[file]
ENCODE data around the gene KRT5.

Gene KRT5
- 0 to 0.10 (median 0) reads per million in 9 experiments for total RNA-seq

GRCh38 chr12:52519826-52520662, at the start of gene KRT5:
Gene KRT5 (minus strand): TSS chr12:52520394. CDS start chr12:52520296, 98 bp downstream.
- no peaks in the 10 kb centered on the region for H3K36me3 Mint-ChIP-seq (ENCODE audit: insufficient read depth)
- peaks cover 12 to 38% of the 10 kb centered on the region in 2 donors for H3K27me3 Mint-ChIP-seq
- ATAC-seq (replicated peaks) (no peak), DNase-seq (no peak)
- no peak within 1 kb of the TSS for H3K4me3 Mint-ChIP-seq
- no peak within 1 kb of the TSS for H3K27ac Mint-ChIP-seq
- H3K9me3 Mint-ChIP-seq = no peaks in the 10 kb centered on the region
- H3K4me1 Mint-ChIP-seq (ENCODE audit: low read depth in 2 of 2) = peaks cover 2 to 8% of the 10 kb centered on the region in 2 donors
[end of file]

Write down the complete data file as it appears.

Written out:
ENCODE data around the gene KRT5.

Gene KRT5
- 0 to 0.10 (median 0) reads per million in 9 experiments for total RNA-seq

GRCh38 chr12:52519826-52520662, at the start of gene KRT5:
Gene KRT5 (minus strand): TSS chr12:52520394. CDS start chr12:52520296, 98 bp downstream.
- no peaks in the 10 kb centered on the region for H3K36me3 Mint-ChIP-seq (ENCODE audit: insufficient read depth)
- peaks cover 12 to 38% of the 10 kb centered on the region in 2 donors for H3K27me3 Mint-ChIP-seq
- ATAC-seq (replicated peaks) (no peak), DNase-seq (no peak)
- no peak within 1 kb of the TSS for H3K4me3 Mint-ChIP-seq
- no peak within 1 kb of the TSS for H3K27ac Mint-ChIP-seq
- H3K9me3 Mint-ChIP-seq = no peaks in the 10 kb centered on the region
- H3K4me1 Mint-ChIP-seq (ENCODE audit: low read depth in 2 of 2) = peaks cover 2 to 8% of the 10 kb centered on the region in 2 donors